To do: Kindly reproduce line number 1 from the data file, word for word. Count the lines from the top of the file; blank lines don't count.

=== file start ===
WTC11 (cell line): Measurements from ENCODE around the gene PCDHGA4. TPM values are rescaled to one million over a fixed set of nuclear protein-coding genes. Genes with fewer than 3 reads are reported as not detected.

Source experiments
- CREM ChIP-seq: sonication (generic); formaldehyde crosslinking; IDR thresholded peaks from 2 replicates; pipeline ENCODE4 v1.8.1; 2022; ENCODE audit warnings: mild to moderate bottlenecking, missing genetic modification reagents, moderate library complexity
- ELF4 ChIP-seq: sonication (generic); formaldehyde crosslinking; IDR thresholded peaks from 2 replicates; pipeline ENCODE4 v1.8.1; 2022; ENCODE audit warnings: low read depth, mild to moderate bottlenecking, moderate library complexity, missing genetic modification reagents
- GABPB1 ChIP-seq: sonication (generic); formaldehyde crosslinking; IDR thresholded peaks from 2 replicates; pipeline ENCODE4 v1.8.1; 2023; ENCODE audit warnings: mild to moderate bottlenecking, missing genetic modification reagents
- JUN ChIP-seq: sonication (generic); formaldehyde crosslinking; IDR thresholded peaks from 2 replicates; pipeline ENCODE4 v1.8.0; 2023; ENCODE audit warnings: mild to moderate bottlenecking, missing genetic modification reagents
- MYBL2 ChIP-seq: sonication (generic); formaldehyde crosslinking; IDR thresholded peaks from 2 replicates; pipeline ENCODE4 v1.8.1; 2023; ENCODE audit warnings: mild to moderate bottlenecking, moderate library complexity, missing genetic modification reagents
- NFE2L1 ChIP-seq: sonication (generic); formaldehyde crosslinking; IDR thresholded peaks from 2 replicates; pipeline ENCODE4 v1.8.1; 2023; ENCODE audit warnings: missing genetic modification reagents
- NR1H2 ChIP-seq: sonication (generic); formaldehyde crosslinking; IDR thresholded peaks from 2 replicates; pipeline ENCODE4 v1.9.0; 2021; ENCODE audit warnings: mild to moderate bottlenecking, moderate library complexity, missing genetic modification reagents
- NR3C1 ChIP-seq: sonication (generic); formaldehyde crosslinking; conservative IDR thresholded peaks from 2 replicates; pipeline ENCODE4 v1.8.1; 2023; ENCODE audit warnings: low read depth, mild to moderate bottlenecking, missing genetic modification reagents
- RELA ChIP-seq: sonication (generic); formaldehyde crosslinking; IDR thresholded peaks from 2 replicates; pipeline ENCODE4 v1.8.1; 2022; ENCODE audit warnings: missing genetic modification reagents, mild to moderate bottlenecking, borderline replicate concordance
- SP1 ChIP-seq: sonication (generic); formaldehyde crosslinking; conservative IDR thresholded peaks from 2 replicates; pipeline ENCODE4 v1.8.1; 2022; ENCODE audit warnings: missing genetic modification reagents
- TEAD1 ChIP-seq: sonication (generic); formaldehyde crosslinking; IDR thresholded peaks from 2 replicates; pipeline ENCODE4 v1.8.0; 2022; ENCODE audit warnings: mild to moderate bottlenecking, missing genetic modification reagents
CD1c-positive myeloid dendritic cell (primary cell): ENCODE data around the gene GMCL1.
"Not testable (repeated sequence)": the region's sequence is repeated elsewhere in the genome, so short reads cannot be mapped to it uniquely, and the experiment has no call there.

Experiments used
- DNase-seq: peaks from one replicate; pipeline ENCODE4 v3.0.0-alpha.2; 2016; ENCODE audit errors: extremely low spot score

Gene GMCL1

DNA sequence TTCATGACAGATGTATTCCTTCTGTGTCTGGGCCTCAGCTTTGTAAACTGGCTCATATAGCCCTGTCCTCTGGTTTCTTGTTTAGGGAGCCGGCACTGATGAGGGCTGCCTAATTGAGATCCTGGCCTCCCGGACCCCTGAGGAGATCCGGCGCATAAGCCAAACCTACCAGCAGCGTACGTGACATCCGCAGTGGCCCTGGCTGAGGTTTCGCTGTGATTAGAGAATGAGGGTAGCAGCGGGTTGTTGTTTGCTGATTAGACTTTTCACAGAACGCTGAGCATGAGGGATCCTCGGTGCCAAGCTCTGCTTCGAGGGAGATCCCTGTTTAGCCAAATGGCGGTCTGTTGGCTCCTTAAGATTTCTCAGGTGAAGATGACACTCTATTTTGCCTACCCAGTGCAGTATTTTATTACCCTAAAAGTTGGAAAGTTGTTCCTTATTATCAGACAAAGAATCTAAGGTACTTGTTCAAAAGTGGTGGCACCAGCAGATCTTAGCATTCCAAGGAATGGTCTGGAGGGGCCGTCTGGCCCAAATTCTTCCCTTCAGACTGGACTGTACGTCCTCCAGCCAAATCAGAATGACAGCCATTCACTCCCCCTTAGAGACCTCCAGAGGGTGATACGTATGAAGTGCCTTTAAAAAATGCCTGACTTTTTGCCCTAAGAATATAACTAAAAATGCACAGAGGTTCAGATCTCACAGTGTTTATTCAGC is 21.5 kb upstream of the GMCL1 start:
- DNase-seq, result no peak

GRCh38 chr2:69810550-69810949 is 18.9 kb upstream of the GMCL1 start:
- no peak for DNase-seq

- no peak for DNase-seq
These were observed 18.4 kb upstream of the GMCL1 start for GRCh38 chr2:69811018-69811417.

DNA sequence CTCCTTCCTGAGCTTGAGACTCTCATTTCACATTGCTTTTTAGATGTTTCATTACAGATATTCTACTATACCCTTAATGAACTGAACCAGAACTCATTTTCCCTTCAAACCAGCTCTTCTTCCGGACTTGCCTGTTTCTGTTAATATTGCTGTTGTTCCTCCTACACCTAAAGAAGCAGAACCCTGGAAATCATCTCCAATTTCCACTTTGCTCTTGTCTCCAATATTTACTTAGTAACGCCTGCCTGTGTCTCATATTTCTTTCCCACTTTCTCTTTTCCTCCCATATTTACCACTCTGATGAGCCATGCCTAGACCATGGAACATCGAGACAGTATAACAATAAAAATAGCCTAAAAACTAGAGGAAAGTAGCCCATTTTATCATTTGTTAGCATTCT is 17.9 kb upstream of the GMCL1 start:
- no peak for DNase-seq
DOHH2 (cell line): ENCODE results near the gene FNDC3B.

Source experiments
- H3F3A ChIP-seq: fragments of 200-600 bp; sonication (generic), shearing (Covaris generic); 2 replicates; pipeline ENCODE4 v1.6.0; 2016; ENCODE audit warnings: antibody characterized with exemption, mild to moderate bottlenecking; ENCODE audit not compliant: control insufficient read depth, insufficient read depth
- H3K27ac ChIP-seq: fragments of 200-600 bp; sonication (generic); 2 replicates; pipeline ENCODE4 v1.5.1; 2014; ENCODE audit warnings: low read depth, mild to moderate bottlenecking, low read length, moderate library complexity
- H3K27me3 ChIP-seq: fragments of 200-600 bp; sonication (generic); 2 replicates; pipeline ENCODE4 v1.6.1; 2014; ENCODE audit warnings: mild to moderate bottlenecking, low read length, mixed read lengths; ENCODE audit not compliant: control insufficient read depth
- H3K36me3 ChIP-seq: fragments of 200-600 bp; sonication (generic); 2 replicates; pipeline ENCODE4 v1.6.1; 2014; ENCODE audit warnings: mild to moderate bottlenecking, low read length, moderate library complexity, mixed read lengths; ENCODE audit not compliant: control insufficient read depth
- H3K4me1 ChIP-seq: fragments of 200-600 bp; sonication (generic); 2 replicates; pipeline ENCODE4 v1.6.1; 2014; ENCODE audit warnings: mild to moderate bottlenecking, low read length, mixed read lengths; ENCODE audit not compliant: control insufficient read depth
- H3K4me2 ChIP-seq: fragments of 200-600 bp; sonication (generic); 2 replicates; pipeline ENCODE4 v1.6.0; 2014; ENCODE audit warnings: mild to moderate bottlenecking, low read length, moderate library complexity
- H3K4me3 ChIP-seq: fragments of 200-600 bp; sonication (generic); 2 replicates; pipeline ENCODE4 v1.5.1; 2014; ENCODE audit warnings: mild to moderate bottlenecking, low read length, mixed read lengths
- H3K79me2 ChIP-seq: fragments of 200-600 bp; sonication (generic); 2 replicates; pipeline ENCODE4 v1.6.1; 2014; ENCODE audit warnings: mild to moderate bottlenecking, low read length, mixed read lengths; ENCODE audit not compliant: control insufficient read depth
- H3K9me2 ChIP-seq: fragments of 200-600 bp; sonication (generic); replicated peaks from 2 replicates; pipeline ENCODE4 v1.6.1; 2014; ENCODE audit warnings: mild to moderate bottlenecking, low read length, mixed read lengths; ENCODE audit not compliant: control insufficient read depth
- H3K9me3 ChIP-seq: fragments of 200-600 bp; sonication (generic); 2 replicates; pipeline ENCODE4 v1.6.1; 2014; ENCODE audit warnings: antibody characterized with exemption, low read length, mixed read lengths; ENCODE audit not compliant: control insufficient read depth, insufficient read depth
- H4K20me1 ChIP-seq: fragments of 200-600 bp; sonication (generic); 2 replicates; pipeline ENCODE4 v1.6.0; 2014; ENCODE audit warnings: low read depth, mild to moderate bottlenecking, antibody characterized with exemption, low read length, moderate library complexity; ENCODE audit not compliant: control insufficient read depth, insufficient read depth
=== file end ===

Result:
WTC11 (cell line): Measurements from ENCODE around the gene PCDHGA4. TPM values are rescaled to one million over a fixed set of nuclear protein-coding genes. Genes with fewer than 3 reads are reported as not detected.